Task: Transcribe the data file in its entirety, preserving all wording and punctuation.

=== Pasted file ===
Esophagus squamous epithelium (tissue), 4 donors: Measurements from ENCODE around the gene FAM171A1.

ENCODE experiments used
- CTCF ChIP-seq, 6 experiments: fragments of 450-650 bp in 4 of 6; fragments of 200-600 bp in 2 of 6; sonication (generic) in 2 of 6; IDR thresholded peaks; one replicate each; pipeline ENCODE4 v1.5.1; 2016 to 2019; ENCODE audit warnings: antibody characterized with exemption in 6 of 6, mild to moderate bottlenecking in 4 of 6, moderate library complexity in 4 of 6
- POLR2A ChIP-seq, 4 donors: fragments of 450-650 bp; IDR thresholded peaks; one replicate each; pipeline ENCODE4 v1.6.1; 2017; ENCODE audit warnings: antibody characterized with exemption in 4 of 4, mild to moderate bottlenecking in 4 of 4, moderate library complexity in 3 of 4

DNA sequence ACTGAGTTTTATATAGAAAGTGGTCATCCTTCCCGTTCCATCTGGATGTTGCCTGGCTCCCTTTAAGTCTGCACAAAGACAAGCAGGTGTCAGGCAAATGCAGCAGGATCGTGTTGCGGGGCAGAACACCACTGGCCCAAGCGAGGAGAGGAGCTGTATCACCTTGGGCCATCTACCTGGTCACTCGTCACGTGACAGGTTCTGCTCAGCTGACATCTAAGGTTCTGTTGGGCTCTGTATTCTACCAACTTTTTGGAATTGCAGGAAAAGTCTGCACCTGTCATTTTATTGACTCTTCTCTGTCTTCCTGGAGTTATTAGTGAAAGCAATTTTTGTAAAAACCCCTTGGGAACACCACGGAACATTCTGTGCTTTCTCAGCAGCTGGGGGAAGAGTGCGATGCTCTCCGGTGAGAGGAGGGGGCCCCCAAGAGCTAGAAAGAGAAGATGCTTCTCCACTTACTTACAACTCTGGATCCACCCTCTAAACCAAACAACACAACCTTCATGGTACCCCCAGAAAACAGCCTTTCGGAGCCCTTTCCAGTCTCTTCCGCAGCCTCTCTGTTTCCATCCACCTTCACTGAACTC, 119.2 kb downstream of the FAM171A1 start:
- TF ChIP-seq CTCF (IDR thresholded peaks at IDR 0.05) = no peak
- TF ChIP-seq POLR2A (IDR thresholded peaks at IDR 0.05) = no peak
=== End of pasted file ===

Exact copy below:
Esophagus squamous epithelium (tissue), 4 donors: Measurements from ENCODE around the gene FAM171A1.

ENCODE experiments used
- CTCF ChIP-seq, 6 experiments: fragments of 450-650 bp in 4 of 6; fragments of 200-600 bp in 2 of 6; sonication (generic) in 2 of 6; IDR thresholded peaks; one replicate each; pipeline ENCODE4 v1.5.1; 2016 to 2019; ENCODE audit warnings: antibody characterized with exemption in 6 of 6, mild to moderate bottlenecking in 4 of 6, moderate library complexity in 4 of 6
- POLR2A ChIP-seq, 4 donors: fragments of 450-650 bp; IDR thresholded peaks; one replicate each; pipeline ENCODE4 v1.6.1; 2017; ENCODE audit warnings: antibody characterized with exemption in 4 of 4, mild to moderate bottlenecking in 4 of 4, moderate library complexity in 3 of 4

DNA sequence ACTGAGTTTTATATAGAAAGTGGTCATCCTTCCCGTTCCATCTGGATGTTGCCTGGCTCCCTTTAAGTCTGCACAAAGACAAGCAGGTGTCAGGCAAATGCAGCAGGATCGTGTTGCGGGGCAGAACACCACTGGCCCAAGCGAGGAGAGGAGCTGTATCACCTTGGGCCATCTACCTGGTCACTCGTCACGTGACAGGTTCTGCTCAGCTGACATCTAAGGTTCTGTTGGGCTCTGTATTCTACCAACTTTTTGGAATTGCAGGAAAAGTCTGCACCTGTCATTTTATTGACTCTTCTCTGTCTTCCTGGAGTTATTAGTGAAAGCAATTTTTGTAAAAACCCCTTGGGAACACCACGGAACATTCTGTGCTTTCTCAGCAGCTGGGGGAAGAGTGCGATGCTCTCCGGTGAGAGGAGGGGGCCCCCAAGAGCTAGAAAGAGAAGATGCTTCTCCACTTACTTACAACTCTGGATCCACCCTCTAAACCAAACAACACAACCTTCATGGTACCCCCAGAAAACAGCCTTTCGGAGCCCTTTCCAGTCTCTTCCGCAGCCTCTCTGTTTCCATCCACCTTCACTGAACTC, 119.2 kb downstream of the FAM171A1 start:
- TF ChIP-seq CTCF (IDR thresholded peaks at IDR 0.05) = no peak
- TF ChIP-seq POLR2A (IDR thresholded peaks at IDR 0.05) = no peak